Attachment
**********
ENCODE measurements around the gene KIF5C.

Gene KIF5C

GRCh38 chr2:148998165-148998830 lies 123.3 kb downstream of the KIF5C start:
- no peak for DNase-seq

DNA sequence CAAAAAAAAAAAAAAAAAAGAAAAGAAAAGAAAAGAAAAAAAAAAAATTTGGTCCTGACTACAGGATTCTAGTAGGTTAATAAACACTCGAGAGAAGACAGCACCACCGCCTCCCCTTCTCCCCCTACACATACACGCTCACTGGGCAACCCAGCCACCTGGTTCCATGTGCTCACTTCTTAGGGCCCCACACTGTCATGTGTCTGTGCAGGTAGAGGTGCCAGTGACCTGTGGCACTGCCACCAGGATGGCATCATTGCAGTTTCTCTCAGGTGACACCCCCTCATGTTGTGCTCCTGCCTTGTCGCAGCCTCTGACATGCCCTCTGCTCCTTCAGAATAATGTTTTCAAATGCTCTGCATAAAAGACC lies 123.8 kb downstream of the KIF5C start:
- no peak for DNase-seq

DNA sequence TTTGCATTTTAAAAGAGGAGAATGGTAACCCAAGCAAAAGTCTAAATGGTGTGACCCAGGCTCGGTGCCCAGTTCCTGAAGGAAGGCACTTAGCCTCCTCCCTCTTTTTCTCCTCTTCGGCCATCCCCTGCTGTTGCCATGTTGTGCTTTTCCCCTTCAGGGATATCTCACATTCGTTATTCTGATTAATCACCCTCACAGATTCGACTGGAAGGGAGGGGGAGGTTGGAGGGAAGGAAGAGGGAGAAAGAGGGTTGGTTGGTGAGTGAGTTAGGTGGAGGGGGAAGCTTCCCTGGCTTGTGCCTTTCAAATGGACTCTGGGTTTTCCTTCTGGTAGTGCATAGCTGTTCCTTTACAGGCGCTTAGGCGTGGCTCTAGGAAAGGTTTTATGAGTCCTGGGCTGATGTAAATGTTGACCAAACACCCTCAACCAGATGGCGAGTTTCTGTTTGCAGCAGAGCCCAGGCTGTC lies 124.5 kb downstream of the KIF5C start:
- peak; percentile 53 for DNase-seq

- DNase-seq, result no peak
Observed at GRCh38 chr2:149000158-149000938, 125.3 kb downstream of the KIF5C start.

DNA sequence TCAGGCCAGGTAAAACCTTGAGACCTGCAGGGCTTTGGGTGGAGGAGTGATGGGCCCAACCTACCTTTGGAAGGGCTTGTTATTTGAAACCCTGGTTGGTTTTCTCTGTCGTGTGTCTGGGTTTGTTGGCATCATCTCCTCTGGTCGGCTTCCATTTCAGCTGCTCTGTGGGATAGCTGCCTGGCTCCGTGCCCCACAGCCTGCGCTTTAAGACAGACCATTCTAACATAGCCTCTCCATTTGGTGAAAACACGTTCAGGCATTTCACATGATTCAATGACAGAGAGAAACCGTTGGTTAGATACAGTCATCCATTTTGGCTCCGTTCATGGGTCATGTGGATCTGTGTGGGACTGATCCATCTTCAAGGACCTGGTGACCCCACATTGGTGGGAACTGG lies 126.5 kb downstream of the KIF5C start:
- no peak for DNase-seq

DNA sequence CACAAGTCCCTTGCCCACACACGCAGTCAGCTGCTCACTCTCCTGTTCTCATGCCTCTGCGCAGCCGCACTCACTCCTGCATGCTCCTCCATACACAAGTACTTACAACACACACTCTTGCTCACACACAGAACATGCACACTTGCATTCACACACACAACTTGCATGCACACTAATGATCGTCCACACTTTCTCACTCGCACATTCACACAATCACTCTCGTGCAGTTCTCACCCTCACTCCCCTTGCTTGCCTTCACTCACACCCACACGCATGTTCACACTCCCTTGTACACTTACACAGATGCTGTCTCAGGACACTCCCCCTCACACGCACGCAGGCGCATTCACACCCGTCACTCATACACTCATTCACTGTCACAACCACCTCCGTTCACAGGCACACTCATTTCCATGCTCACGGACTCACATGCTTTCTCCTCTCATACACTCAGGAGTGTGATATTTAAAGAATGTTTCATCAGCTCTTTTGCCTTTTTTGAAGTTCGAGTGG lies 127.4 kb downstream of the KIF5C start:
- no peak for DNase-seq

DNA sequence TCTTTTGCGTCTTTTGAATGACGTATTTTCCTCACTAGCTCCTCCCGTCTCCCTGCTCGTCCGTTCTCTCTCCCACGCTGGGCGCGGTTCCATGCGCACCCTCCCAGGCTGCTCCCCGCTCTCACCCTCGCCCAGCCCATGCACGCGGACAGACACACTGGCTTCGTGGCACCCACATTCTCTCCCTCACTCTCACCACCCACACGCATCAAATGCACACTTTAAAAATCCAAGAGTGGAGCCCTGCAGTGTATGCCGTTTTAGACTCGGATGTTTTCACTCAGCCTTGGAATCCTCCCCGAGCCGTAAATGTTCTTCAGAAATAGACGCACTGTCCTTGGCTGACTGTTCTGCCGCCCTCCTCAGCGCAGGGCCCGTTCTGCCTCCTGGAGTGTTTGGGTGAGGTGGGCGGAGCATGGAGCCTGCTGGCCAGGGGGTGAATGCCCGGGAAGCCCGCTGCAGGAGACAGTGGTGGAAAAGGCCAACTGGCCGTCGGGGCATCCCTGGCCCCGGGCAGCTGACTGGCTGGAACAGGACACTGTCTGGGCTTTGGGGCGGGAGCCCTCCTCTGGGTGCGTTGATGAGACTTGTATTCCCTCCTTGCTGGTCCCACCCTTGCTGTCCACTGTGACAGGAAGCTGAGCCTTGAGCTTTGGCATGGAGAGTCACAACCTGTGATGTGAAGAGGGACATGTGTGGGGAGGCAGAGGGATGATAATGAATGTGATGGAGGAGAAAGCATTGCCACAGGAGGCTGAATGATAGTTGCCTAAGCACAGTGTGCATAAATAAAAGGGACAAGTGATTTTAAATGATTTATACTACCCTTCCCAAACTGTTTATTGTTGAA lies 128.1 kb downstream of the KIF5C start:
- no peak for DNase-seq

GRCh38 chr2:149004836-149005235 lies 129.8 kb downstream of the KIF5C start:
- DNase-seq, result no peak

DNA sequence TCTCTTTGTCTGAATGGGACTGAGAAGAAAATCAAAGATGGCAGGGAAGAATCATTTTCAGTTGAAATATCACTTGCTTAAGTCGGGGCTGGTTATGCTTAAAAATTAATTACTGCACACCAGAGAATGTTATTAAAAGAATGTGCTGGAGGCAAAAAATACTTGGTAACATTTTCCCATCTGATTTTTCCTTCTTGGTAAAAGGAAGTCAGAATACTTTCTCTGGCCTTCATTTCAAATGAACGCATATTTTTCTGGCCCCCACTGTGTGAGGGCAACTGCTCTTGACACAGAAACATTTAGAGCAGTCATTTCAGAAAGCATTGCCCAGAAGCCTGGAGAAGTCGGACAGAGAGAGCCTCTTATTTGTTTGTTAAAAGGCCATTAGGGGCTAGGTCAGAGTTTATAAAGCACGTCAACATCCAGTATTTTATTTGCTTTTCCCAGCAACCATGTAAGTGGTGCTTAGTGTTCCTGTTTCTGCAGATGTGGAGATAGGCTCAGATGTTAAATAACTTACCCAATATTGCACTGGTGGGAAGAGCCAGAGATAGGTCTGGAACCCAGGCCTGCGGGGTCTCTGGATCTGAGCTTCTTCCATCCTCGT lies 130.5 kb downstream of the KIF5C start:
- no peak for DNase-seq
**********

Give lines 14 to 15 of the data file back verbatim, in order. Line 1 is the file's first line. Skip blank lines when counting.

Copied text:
- no peak for DNase-seq

DNA sequence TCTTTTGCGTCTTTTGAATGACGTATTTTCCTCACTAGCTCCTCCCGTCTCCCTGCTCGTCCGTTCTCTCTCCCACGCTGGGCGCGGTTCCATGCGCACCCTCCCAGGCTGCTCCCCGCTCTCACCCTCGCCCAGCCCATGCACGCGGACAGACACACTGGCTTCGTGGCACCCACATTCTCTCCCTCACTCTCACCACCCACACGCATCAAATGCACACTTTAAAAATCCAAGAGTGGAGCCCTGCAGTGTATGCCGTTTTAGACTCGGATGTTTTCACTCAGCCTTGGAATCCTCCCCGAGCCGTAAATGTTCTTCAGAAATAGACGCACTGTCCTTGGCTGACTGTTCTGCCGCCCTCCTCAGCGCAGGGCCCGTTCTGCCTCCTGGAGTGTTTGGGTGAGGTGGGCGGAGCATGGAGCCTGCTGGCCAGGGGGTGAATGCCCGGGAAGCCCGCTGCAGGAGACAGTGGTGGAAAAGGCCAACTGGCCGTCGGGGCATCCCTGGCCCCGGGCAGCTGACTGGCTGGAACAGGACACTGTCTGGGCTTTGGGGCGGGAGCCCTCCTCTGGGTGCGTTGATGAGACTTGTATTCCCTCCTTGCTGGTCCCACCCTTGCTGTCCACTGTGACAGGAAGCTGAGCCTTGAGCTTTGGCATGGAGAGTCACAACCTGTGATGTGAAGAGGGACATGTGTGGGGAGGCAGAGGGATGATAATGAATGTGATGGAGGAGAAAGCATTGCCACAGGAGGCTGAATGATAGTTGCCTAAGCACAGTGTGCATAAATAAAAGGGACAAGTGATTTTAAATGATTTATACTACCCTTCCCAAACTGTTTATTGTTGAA lies 128.1 kb downstream of the KIF5C start: